She went back to her computer console to begin transferring the most essential data. “Can’t be much worse than hers,” she mumbled. “You do realize that we’re both dead, right?” she added without interrupting her work.

“We will be if you don’t shut up and get this done.”

“And we just got them to sign off on us sharing quarters together,” she continued, clearly unable to stop thinking about the encounter. “You know that’s the first thing they’re going to take away. Oh great, I hate to think having to move back in with Velane. You haven’t heard snoring until you’ve heard the Tellarite version.”

“They do have the nose.”

Savannah stopped and turned to look at him.

“What?” he said with an innocent shrug. “It’s true.”

“That’s just –“

The force of the explosion threw them both to the ground even before the consoles all around them erupted with sparks and broken polymers. The lights went not a heartbeat later.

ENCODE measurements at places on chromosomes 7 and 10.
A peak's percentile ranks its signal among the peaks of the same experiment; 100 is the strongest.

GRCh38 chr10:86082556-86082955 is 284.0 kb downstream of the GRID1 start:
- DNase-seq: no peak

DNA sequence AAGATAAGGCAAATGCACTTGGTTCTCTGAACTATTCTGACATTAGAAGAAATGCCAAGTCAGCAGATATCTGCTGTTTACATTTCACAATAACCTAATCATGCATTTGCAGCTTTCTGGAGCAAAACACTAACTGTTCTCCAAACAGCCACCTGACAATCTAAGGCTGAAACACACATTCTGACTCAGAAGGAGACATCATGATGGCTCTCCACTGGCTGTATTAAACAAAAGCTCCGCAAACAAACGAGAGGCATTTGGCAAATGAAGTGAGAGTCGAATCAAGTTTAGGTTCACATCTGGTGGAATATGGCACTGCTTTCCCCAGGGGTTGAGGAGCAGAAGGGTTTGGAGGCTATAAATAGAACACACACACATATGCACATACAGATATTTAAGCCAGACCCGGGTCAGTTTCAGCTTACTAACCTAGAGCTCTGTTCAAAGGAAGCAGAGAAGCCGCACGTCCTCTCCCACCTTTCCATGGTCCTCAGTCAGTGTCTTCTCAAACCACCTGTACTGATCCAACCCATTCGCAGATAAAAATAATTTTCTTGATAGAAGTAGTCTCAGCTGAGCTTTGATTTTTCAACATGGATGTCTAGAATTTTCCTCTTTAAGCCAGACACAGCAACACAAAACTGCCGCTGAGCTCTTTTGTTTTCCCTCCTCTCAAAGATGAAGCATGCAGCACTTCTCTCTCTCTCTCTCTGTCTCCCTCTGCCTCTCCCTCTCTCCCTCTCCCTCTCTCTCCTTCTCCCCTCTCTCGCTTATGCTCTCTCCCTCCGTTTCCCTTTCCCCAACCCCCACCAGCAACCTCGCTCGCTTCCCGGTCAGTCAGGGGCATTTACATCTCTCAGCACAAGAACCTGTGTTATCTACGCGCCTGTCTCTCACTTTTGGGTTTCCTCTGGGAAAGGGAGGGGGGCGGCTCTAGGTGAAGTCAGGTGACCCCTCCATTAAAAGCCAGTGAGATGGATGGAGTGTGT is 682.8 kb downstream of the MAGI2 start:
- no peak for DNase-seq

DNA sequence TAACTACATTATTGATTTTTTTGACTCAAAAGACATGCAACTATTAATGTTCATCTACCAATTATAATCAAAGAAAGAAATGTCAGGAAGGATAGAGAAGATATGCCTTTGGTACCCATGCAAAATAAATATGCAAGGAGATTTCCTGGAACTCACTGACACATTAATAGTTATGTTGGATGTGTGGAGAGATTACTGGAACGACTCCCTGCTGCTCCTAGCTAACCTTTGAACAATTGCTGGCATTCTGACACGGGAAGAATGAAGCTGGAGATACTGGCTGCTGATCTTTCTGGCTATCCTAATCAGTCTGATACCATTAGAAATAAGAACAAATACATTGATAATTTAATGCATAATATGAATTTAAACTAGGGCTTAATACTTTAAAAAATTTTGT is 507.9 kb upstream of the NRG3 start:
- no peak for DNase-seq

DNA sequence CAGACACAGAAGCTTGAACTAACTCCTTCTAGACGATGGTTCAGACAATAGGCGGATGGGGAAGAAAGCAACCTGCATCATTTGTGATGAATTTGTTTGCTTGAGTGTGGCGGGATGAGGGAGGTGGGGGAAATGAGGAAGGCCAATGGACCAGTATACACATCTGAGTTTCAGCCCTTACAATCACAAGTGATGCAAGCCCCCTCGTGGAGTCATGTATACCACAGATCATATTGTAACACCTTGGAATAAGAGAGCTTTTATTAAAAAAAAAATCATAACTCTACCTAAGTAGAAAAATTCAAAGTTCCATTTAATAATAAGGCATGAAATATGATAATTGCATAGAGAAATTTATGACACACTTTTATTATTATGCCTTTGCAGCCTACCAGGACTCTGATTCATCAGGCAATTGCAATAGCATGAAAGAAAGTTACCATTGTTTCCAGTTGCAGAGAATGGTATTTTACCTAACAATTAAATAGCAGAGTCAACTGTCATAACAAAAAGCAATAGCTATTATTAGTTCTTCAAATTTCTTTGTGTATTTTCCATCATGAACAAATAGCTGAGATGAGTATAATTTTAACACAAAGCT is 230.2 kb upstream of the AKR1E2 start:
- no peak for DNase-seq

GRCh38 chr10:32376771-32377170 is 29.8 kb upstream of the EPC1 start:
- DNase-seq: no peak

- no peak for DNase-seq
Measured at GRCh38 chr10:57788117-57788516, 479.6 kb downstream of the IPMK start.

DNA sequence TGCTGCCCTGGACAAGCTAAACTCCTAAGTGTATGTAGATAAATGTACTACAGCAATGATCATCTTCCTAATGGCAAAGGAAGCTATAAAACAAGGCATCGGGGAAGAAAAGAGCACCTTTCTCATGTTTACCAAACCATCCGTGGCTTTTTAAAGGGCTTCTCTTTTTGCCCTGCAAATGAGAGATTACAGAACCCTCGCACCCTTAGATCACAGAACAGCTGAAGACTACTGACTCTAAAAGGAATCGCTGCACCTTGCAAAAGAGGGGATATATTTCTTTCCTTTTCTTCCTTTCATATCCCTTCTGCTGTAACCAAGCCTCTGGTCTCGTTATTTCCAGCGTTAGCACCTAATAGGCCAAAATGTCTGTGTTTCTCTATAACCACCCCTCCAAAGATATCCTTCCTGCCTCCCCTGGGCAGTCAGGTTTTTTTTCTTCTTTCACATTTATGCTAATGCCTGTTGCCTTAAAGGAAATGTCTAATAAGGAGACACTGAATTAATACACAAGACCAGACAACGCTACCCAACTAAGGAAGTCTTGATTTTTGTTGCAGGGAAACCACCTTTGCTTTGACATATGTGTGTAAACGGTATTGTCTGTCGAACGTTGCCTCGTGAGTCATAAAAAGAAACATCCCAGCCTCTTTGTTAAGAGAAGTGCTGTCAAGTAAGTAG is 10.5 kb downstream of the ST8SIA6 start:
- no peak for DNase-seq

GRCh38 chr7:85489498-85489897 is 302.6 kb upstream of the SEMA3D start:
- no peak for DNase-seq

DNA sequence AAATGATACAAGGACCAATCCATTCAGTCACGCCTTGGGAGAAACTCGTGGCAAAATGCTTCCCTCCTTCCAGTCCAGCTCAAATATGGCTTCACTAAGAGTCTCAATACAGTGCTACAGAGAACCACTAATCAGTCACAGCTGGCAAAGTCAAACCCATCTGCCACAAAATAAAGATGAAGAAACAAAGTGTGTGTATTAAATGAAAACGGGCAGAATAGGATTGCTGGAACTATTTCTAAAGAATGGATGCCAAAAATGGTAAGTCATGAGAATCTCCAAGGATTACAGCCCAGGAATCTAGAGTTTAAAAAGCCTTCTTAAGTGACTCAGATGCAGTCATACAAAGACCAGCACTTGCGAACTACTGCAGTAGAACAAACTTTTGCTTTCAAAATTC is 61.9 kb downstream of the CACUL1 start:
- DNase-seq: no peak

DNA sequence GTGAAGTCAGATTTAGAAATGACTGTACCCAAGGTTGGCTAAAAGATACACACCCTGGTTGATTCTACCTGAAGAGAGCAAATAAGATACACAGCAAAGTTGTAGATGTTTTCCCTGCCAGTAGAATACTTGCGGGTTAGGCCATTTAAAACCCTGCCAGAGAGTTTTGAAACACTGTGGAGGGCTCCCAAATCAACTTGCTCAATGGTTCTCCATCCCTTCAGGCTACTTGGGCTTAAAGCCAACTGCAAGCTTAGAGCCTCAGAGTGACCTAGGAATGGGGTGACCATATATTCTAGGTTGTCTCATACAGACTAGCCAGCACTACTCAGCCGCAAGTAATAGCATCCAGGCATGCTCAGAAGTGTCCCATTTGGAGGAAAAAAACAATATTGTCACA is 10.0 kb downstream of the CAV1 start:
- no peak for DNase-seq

Her training, not to mention her survival instinct had kicked in just in time. She had flattened herself to the ground and buried her head under her arms.

Tam Grex crawled over to her without delay, ignoring the dust and debris raining down on them from the dark ceiling. “Annah, are you alright?”

She looked up at his dirty face, her sparkling hazel eyes filled with shock. “What … what happened?”

“I don’t know,” he said, trying to look around the small lab. Without any major light sources in operation, he could hardly see further than a couple of meters. He focused back on her. “Are you sure you’re alright?”

She nodded slowly. “I’m fine.”

The red glow of the emergency lights kicked in, giving their surrounding an ominous crimson glow.

Grex stood and tapped his combadge but his only response was a discouraging beep as it was unable to open a comlink.

Savannah followed suit and tried her own with the same results.

“I’m going to find Lieutenant Nora. I want you to head to the transporter room and report back to the ship.”

She shook her head. “No way, we’re both getting out of here.”

“We don’t know what happened, Annah. I need to find out.”